Image from here

These salt ponds are near San Francisco. If you want another view of the bay area ponds follow this link, select the satellite map and zoom way in. I tried this for a few of the other places I know these salt production ponds exist but the satellite images did not provide good enough resolution. An example is Bon Aire in the Netherlands Antillies

Friday, July 06, 2007

Friday dog post?

This one is for ERV

This photo won us a years supply of dog food at a local fundraiser a few years ago. The muzzle has gotten whiter since then. It may be due to the fact that he now shares the house with two young kids.

Thursday, July 05, 2007

In The Bay 3 July 2007 II

Another diatom this time. Striatella unipunctata in girdle view. These cells form chains with adjacent cells often attached by the corner as seen at the top if this image.

400x phase contrast image.

This week at the CSA

Just back from the local CSA. Here is some of what we picked up:

Find one near you

Sustainable education

The most recent issue of the journal Nature has a review (behind a subscription barrier) of a new book: Degrees that Matter: Climate Change and the University by Ann Rappaport & Sarah Hammond Creighton. I have not read the book but some of the information is interesting.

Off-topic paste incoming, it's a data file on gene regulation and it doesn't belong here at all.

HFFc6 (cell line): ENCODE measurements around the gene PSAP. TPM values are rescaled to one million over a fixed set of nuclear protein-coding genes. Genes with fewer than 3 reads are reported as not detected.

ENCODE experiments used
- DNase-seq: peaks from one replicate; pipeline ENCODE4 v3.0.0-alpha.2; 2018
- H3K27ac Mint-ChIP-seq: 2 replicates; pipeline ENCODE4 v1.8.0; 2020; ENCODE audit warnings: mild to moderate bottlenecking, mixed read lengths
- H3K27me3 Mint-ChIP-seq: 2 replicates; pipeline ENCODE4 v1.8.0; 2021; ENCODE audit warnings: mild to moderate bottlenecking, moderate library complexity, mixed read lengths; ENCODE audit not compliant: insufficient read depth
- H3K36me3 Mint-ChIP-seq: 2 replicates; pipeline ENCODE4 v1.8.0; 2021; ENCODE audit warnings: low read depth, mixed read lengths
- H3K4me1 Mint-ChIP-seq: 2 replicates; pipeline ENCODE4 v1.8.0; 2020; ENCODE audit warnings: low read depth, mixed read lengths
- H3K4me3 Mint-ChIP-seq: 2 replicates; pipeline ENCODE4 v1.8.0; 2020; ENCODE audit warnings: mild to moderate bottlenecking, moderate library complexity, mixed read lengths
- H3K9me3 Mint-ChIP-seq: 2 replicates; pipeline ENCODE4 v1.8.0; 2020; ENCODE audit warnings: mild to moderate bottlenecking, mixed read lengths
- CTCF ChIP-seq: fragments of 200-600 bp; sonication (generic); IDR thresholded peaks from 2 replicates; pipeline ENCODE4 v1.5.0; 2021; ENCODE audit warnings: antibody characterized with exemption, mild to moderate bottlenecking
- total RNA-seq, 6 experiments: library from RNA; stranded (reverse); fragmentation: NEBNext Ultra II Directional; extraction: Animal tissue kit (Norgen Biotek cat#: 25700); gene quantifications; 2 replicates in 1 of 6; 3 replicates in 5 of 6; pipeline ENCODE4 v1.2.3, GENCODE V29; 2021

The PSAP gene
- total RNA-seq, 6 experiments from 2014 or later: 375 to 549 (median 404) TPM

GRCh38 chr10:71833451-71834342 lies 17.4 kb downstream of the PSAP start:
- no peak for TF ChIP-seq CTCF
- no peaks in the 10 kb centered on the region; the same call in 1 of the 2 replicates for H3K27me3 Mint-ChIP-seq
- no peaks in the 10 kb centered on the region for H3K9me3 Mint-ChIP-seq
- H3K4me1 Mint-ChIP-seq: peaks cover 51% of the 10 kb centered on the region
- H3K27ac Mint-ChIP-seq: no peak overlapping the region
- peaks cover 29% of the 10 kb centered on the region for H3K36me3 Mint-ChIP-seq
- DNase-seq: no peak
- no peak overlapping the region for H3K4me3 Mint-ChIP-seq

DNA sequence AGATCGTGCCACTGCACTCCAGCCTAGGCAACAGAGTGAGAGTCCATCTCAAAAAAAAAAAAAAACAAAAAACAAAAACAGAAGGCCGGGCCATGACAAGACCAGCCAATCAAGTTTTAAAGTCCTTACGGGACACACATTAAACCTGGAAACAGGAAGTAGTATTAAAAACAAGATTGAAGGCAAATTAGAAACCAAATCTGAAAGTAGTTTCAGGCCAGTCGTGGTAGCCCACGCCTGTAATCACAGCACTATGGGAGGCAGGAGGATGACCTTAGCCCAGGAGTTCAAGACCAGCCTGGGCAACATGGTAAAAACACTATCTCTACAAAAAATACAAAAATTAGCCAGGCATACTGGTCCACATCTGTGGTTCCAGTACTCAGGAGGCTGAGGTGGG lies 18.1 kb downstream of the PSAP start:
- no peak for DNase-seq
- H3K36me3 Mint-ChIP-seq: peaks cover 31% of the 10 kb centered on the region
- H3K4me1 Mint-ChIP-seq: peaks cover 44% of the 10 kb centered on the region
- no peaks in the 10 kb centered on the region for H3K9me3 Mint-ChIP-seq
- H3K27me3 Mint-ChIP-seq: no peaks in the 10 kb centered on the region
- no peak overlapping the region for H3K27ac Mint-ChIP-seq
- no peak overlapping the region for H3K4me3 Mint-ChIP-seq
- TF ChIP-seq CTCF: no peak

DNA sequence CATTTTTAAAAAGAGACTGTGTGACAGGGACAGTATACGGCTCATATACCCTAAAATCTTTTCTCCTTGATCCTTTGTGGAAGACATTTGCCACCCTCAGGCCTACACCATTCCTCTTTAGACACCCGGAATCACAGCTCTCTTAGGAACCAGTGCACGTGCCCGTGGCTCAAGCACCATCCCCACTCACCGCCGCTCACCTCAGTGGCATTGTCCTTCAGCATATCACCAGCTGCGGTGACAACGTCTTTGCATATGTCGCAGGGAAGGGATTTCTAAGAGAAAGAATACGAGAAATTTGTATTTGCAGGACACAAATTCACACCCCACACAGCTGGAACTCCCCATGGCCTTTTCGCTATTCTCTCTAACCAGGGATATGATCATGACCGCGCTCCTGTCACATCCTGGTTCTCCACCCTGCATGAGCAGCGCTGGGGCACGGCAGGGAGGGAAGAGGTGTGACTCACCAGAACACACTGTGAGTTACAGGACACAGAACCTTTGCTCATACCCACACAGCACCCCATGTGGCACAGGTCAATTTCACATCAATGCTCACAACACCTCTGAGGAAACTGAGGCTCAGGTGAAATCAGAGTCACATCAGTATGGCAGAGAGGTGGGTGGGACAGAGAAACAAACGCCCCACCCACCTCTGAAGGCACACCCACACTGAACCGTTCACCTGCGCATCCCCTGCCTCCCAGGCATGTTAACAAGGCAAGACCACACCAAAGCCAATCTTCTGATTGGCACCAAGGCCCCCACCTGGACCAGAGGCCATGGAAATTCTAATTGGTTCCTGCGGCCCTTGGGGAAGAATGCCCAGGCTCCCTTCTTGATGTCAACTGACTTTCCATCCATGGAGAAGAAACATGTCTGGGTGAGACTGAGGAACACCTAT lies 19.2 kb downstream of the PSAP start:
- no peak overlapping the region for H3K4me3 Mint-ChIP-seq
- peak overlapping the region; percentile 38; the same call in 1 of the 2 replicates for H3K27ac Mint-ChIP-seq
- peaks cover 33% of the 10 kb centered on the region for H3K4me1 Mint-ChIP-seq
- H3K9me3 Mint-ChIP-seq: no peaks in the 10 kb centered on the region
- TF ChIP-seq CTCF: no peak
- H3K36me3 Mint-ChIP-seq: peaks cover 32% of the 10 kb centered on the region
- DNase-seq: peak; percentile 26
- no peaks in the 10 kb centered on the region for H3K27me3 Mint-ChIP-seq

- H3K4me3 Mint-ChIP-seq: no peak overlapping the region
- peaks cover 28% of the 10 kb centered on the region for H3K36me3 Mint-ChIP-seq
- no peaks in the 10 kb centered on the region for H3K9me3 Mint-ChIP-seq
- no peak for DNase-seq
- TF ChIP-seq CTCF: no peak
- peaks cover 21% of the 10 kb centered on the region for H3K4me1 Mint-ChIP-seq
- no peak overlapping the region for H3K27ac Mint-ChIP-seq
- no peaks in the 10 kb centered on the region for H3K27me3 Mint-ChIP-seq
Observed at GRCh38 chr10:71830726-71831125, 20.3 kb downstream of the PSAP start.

The book documents a 15 year effort by Tufts University that began in 1991 to reduce its energy consumption. From the review:
The central observation from Degrees that Matter is that universities are in a unique position to offer leadership on climate change and carbon emissions through their educational, research and wider roles in society.
The conclusion is a bit disheartening:
The bad news is that despite the intense programme, carbon emissions at Tufts — both net and normalized — seem to have increased over time. The university as a whole has become more energy intensive, with the consequence that it will not meet its Kyoto target. This should, however, be set against other higher-education institutions, where the rate of increase over similar time periods is much greater and the reversal of trends, if at all, much slower. A large part of the increase is due to growing demands from personal equipment.

I assume the "personal equipment" are computers which consume an enormous amount of energy.

Wednesday, July 04, 2007

In the Bay 3 July 2007

Since I wrote about marine cilliates in my previous post, I thought I'd try to find some for this edition of In The Bay.

This is a group of Vorticella or Vorticella-like stalked cillates. As you watch the movie you can see the feeding current they are creating with their cillia. About 21 seconds into the movie (6 seconds from the end) the whole colony retracts. This is a defensive mechanism and occurs extremely fast.